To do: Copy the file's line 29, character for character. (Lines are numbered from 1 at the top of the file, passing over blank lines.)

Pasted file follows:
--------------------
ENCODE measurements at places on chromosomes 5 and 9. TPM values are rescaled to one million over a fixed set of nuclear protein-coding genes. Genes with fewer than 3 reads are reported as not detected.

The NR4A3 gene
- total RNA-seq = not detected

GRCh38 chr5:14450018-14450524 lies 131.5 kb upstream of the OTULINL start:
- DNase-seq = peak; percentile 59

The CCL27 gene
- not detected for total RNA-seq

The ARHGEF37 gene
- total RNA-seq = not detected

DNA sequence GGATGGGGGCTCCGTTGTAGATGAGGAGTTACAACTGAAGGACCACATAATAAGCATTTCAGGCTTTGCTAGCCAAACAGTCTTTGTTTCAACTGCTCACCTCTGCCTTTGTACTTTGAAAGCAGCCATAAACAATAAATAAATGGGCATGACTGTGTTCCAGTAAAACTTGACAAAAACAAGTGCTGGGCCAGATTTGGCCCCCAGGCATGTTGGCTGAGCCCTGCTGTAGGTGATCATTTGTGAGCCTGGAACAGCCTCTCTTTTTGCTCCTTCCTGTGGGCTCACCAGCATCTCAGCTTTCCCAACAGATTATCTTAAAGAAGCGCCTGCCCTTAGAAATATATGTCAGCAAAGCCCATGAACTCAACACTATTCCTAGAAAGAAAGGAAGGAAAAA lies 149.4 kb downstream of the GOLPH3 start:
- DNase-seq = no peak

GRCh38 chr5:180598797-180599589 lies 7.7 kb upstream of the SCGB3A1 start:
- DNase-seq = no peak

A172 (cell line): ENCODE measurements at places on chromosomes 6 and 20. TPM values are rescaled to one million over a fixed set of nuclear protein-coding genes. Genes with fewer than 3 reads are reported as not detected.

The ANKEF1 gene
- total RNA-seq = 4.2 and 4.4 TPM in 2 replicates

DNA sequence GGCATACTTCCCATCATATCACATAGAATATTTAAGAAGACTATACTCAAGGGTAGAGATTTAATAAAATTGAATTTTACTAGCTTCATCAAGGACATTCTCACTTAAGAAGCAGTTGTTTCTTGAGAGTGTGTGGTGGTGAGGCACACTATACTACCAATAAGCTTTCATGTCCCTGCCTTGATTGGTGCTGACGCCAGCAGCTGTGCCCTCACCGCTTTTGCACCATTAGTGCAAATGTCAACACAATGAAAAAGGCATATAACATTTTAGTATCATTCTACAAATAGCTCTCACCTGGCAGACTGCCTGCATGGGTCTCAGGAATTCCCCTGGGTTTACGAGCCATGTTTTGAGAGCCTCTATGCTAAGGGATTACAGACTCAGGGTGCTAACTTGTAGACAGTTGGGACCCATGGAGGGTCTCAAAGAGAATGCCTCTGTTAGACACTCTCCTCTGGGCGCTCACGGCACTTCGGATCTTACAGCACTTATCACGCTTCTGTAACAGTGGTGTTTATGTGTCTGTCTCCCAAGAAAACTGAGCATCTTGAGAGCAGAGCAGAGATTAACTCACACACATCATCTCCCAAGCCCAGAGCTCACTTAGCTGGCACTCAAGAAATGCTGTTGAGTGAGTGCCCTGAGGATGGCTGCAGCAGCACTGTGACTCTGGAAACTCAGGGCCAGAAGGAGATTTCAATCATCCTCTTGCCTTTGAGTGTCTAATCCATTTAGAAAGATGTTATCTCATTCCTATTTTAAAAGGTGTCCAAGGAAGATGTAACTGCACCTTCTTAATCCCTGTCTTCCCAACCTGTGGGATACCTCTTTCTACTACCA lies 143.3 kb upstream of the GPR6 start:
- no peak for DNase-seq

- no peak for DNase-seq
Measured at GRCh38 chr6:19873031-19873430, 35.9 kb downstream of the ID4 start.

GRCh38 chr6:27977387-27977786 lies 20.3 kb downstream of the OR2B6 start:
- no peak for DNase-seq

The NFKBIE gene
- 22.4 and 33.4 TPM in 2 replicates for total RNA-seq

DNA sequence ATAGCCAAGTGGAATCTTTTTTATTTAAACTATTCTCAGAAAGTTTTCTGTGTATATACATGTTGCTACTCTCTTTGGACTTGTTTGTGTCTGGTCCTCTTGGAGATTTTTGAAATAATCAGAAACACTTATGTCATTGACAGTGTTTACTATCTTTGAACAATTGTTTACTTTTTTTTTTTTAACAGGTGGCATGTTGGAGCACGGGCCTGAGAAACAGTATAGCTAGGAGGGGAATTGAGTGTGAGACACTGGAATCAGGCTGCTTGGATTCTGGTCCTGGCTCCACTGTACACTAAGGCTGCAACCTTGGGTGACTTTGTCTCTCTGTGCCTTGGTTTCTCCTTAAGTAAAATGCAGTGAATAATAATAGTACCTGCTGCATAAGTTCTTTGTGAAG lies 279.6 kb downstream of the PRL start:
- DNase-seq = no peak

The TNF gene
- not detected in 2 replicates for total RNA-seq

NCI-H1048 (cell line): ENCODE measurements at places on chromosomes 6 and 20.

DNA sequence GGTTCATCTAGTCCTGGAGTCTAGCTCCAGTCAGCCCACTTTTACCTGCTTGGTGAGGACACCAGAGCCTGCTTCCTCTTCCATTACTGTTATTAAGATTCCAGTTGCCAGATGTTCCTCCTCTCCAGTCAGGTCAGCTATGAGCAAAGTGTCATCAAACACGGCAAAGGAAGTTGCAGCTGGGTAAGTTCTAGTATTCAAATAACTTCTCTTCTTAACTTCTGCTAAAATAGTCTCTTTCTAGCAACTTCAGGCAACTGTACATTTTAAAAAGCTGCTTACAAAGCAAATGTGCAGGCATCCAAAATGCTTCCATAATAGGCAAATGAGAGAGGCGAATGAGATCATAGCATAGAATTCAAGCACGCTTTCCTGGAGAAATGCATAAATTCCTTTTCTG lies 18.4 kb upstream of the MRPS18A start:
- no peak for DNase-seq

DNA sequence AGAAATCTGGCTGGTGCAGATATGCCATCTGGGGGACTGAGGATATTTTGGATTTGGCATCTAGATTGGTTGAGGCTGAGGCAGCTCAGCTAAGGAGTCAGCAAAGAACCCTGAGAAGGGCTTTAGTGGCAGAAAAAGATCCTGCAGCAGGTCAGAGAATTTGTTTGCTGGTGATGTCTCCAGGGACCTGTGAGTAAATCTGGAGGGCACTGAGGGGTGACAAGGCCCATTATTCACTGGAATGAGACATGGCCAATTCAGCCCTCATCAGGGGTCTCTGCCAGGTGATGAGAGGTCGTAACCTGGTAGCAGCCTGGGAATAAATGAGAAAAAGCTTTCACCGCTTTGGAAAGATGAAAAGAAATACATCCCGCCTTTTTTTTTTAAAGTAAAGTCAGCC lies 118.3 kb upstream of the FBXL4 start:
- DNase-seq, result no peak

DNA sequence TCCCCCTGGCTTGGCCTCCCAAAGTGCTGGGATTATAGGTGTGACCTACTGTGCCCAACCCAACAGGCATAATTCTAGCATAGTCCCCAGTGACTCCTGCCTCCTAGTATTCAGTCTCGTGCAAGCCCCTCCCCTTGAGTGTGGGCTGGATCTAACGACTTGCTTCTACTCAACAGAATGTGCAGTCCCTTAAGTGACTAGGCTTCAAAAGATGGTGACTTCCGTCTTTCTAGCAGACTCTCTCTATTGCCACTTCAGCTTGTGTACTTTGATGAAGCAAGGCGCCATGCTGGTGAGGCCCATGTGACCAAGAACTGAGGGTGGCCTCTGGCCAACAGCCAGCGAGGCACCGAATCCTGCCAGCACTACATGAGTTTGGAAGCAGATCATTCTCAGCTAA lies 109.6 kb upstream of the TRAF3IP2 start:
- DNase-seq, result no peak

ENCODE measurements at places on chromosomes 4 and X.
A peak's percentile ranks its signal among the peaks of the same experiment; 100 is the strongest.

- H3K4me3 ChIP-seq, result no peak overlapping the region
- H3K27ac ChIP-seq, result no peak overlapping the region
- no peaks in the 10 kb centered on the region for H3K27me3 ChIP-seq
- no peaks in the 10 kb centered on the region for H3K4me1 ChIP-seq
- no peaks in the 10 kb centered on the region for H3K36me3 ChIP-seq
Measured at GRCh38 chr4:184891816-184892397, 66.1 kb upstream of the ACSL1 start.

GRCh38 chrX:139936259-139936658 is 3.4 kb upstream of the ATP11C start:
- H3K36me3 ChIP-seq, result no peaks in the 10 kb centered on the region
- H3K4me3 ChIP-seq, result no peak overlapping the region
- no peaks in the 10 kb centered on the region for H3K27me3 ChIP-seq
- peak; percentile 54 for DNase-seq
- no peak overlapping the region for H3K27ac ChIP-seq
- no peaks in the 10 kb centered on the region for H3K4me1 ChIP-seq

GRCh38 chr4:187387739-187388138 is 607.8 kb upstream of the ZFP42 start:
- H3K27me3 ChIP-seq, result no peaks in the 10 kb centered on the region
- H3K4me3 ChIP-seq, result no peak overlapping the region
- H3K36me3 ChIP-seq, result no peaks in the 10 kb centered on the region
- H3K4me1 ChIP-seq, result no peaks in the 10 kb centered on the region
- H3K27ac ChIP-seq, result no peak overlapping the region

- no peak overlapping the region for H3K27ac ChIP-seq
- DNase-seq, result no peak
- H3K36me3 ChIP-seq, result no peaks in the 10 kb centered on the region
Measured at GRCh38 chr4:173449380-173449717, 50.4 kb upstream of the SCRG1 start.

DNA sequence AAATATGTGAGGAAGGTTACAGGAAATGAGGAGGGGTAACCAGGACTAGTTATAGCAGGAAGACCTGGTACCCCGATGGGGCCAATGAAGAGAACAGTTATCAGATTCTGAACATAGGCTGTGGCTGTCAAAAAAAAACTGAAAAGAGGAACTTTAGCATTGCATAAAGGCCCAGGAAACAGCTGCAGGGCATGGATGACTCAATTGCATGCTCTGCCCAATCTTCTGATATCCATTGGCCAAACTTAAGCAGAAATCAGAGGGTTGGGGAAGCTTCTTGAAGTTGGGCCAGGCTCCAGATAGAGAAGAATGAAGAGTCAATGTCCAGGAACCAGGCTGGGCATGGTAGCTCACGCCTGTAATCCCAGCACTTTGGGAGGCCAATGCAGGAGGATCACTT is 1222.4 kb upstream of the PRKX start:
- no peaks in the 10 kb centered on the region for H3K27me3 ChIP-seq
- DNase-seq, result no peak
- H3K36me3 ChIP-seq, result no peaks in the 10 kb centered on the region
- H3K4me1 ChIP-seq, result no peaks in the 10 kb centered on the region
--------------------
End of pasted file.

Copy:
NCI-H1048 (cell line): ENCODE measurements at places on chromosomes 6 and 20.